A house apiary was another of the early enterprises. Photographs were taken and widely distributed among the subscribers. During those years the magazine served as a means of general correspondence with a large group with similar tastes. Such articles as appeared were usually extracts from letters to the editor, with his reply thereto. Nearly every number had an account of the activity of the editor with his own bees at the particular time. When Gleanings came, the reader was informed as to whether the editor's bees had been put away for the winter, or taken from the cellar, or whether supers had been given or the honey extracted. Every necessary attention given the bees was described in great detail and the result- whether a success or a failure-frankly explained.

George S. Demuth was editor of Gleanings from 1920 until his death in 1934.

George S. Demuth was editor of Gleanings from 1920 until his death in 1934.

A. I. Root could not confine himself to the bees for very long. His magazine was less than three years old when space was added for a department which he called "Our Homes, " in which he felt free to discuss the greatest variety of subjects. He began discussing religion, morals, gardens, and anything which happened to interest him at the moment. At one time he gave a great deal of attention to the evils of tobacco, and even went so far as to offer a bee smoker as a reward to any tobacco user who would abandon the habit.

This department was a very personal thing with the editor and continued to the end of his long life forty-eight years later. It was of such a nature that it hardly could be continued with success after he was gone and was terminated at his death.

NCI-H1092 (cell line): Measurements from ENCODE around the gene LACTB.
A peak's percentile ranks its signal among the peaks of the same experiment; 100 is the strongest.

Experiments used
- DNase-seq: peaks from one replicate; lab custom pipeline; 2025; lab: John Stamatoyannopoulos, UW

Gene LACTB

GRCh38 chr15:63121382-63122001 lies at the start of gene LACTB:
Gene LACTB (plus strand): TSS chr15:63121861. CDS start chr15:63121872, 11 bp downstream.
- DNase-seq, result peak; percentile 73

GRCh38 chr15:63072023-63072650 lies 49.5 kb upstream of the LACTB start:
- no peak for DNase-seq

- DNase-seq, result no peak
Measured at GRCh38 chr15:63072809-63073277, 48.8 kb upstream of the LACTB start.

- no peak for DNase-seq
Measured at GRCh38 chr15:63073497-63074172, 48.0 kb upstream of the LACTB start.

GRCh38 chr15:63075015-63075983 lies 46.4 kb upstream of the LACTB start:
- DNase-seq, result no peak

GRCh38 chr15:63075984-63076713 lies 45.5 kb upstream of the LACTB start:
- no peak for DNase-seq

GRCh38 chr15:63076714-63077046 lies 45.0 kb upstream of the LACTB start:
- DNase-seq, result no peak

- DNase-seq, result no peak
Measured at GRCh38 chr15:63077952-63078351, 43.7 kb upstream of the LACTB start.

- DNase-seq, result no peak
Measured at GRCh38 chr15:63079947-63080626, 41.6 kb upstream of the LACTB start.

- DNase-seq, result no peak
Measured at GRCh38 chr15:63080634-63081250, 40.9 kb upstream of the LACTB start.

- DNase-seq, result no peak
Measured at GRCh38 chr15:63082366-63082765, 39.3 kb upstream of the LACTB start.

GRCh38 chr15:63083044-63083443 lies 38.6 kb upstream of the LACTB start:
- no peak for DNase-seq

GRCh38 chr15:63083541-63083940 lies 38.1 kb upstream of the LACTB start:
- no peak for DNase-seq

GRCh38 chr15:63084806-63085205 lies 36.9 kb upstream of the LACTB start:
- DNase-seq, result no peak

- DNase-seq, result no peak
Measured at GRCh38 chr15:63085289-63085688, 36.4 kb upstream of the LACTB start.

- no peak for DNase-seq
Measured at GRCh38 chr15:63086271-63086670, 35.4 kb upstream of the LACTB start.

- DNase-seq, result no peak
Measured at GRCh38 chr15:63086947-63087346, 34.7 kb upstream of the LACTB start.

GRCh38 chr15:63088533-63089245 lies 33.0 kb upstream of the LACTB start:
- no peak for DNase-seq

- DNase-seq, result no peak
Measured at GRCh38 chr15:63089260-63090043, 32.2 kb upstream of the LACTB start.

It was in August, 1876, that the first illustrated cover was used. It was a simple outline of the arrangement of an apiary on a hexagonal plan, nothing more than a diagram. The following issue made use of drawings of the universal honey box in a similar manner. The October cover was adorned by a picture of Doolittle's apiary. Since wood cuts were used in those days, they lacked the accuracy of the engravings of later days. The editor complained that the picture did not do justice to Doolittle, who had recently moved into a new house also shown in the picture. This appears to have been the beginning of the practice, later so common, of showing pictures of beekeeping scenes on the covers of bee magazines. To Doolittle seems to belong the honor of being the first to have his apiary featured in this manner.

John H. Martin wrote for Gleanings under the name of Rambler from 1888 until 1903.

John H. Martin wrote for Gleanings under the name of "Rambler" from 1888 until 1903.

When the ABC of Bee Culture was launched, it was published serially in Gleanings as the pages were set up and printed. In the May, 1877, issue, the first eight pages of the book appeared as a feature of the magazine. It was announced that the type for the book would be kept standing so that changes could be made as need for revision appeared, and only a few copies printed at a time. Each section of eight pages was sold for five cents.

In those early years much space was given to opposition to patents for any beekeeping equipment. Root argued that everything should be free to everybody. In that he was consistent, for he discussed freely his own progress with anything with which he happened to be occupied, and gave detailed instructions for making hives, smokers, extractors, etc.

In June, 1888, appeared an article entitled "A Ramble, " in which was given an account of a visit by Rambler to Thomas Pierce, a beekeeper of New York state. The editor was so pleased with the article that he asked that the rambles be continued and there began an interesting and unusual feature, which continued for many years. He rambled over the country visiting beekeepers and describing in humorous vein the things he saw and the events of the time. He spent much time in California and made the West well known to the readers of the magazine. John H. Martin was the man who was known as Rambler, and as Rambler he continued to be known until his death in Cuba, January 13, 1903.

As a young man, E. R. Root very gradually relieved his father of a portion of the burden of editing the magazine, until he was in full charge and A. I. Root gave his attention only to his personal department, "Our Homes. " Later Miss Iona Fowls became assistant editor and, for a time, assumed a large part of the responsibility of getting out the publication.

In 1920, George S. Demuth resigned his position as apicul-tural assistant in the Bureau of Entomology to take editorial control and to relieve E. R. Root, who took up the less exacting role of field editor.